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[PREVIEW] LEGO Bricktales – A solid base to build on

These days there are plenty of LEGO games. Be it in the Star Wars universe, the worlds of Marvel and DC comics, or just LEGO in general, the list of videogames revolving around the Danish toy line seems to be endless. But for as far as I can tell – and trust me, I can be wrong about this – none of them have ever tasked me with building stuff from scratch. Smashing stuff? Sure. Collecting studs until I grew weary of it? Absolutely. But tapping into my creative side, something that LEGO was designed to do? Not really. Luckily, that’s where LEGO Bricktales steps in. Because Bricktales tasks the player with building the scene. And that can be the most wholesome thing ever. With the emphasis on ‘can’.

I’ve tried LEGO Bricktales and discovered something about myself: I’m an overthinker. When presented with unlimited options, I tend to dive in way too deep. I’ve also discovered that I possess the ability to become ultra simplistic once I realize that being an overthinker isn’t necessarily getting me to my goal any faster or better. How did I figure that out? By building a bridge in Bricktales.

In a way, LEGO Bricktales feels like those times when I and my girlfriend’s kid brazenly emptied a Tupperware box full of bricks, going no-booklet and all-brain. We set ourselves a goal and just went with it. “Build a helicopter or something remotely like it”. While I kept digging through the pile of building blocks in front of me, my 7-year-old nemesis just took a 2×10 tile, a seat, some 2×2 bricks stacked on top of each other, and a propeller. Okay, maybe some levers to make it look more legit, but that’s about it. Me? I was still trying to think of something that could serve as good landing gear.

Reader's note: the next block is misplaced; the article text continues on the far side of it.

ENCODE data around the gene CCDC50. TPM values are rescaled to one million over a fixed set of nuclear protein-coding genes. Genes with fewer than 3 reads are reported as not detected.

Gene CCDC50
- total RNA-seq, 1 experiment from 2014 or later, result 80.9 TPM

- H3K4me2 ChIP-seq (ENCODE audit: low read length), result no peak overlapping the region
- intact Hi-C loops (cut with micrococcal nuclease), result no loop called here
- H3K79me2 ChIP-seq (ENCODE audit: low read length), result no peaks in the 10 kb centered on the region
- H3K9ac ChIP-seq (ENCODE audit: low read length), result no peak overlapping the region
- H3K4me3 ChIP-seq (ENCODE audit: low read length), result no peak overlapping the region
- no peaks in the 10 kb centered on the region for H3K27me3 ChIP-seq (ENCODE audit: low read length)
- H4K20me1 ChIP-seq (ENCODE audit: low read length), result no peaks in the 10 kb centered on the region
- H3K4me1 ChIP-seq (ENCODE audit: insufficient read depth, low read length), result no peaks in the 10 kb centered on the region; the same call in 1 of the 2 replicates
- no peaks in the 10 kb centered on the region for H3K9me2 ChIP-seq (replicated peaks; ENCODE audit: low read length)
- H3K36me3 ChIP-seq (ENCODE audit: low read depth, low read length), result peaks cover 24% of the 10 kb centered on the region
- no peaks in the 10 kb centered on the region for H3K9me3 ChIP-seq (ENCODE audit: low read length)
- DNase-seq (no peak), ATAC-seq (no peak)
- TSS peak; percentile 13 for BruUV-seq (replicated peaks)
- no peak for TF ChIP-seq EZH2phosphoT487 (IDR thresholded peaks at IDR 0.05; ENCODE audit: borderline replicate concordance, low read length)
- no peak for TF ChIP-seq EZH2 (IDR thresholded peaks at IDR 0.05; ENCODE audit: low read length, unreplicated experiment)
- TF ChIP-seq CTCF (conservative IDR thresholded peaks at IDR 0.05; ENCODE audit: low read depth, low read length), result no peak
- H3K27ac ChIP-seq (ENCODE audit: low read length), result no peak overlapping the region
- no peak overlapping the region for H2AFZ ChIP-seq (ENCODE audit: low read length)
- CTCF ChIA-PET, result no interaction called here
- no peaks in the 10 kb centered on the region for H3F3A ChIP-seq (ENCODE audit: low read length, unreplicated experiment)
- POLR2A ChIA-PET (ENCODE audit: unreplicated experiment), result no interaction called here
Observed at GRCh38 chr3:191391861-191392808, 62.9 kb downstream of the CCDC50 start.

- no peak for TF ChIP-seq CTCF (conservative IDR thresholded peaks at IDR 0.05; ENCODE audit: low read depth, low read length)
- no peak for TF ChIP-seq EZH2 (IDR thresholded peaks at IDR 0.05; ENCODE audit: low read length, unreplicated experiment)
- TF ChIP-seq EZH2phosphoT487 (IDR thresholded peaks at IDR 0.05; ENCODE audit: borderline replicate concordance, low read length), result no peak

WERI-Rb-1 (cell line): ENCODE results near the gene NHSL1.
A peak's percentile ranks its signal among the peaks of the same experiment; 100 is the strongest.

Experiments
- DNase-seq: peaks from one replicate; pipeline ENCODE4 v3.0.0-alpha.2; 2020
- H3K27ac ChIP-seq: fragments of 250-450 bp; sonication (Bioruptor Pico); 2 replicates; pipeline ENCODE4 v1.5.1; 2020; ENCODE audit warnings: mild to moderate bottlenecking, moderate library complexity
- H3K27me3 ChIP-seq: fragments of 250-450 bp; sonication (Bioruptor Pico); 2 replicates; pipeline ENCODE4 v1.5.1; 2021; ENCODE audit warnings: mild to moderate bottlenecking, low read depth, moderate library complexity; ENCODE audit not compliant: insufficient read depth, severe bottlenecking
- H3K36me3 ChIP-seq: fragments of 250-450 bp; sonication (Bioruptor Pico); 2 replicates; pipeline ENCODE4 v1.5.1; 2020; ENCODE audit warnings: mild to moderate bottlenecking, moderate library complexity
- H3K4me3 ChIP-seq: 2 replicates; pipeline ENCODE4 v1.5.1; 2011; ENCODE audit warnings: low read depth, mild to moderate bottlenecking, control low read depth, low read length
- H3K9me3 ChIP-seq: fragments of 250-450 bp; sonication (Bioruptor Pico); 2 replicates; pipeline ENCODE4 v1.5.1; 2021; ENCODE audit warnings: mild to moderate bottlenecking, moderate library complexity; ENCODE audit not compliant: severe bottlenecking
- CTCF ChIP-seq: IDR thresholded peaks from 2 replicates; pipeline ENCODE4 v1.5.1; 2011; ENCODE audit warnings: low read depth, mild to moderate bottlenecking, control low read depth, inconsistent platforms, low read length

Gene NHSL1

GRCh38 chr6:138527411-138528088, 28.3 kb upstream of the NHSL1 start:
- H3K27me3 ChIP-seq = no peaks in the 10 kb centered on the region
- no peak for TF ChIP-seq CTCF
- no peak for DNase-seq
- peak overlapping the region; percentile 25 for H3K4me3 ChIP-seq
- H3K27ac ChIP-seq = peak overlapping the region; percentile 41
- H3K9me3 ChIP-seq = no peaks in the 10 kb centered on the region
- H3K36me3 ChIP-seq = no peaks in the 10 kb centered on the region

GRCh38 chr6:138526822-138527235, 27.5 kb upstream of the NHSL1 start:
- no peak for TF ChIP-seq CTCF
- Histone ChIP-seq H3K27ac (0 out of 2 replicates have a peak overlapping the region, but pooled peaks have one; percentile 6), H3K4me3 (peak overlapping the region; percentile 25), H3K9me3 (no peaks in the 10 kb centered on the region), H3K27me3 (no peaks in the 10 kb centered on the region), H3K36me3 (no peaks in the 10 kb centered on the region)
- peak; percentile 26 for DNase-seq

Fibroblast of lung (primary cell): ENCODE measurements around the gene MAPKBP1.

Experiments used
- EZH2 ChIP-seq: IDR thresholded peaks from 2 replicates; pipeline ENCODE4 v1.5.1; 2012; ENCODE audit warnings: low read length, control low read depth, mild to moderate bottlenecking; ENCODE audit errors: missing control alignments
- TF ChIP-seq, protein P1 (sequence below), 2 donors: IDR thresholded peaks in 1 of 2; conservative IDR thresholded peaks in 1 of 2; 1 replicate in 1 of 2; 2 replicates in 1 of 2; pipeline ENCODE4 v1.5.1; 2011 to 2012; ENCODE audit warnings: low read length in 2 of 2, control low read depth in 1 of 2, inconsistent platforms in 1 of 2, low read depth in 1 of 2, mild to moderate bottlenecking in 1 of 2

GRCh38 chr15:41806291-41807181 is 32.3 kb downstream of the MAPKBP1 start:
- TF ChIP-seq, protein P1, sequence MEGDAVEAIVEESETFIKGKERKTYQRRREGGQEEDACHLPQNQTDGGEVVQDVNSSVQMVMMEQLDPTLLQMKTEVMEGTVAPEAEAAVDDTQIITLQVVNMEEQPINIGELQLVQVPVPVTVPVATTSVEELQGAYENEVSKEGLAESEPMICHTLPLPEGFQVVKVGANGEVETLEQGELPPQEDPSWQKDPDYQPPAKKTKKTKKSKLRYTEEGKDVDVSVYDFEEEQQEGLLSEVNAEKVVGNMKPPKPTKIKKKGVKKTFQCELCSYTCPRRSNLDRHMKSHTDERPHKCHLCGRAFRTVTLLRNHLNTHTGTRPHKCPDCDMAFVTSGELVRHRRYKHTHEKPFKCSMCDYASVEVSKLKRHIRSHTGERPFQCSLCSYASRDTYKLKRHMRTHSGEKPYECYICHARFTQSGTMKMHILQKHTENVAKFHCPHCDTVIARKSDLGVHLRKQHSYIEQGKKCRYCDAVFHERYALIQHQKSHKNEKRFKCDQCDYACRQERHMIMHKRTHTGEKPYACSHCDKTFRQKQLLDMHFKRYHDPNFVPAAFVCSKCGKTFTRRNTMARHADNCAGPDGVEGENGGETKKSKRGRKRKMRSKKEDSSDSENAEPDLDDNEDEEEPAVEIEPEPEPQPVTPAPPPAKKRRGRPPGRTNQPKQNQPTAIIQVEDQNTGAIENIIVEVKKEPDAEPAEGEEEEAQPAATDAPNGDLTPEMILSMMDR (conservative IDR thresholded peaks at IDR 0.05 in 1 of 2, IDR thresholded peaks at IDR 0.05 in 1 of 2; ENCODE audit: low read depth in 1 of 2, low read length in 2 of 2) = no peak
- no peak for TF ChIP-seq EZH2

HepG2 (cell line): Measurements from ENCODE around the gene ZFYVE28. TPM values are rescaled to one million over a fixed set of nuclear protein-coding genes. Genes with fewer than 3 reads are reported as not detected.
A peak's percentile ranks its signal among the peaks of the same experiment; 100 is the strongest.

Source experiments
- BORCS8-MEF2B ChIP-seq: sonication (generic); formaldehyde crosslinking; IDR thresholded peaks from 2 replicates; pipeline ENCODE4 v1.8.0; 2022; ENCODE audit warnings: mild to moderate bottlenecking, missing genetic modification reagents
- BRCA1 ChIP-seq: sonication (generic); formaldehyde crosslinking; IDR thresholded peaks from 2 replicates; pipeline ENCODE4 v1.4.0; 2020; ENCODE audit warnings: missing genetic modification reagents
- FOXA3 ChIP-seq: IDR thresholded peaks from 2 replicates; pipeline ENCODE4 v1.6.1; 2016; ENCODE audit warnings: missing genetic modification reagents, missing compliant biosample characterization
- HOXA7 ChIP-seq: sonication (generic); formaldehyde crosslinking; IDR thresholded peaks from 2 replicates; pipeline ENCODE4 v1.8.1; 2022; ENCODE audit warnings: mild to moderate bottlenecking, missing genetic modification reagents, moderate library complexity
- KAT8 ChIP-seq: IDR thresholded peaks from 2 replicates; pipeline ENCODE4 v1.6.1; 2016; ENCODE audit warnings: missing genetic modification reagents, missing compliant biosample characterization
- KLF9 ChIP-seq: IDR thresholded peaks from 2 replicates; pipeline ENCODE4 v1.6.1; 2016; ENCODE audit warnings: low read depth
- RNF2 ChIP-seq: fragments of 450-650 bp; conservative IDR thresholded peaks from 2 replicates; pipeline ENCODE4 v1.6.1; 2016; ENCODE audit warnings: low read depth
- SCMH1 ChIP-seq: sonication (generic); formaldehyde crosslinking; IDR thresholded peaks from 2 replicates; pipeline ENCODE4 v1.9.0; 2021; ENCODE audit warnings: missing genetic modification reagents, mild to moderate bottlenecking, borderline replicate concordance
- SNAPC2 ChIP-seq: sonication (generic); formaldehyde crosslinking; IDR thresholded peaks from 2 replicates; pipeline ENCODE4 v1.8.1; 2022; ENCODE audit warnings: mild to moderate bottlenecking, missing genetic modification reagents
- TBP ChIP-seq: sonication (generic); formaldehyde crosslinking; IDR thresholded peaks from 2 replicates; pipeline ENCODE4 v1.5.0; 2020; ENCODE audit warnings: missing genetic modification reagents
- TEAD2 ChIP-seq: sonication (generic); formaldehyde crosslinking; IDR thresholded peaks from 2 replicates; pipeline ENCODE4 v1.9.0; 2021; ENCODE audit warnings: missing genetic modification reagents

LEGO Bricktales will basically do the same thing to you. It’ll present you with a task, and give you a set amount of building blocks. Most of the time there are only a handful of rules: it has to be sturdy enough to carry your robotic companion and you can’t build beyond the set boundaries. There’s no rule about using all the bricks. If you can make it work with half of what you’re given, that’s fine. And that’s what messed with my somewhat autistic brain. Because why would they give me more than I need?

The answer to that is quite simple, actually. Because there’s more than one way to get to your destination and LEGO Bricktales encourages you to try them all out. And frankly, that’s what makes this game a potential winner if you ask me. You don’t have to go by the book(let) unless the game literally asks you to replicate something. It’s perfectly okay when you wing it. Who gives a shit if it looks like it was built by a 7-year-old? Only you, probably. And if that bothers you, it’s only you that can tell you to make it more esthetically pleasing. The game most certainly won’t.

Then again, semi-autistic as I am, I couldn’t just dump my ugly-ass-looking bridge in a world that otherwise looks immaculate. I had to come back to it to do the rest of the environment some justice. Even if it made me hate myself for it since the controls were often more of a nuisance than anything else. But perhaps that’s something that ClockStone Software can keep building on.

If you’d like to give LEGO Bricktales a go, you’re more than welcome to. A demo is currently available on Steam. Then again, if you’re more interested in physical LEGO builds, there are plenty of new ones that might pique your interest. Need inspiration? Sure thing, man:

You’re welcome.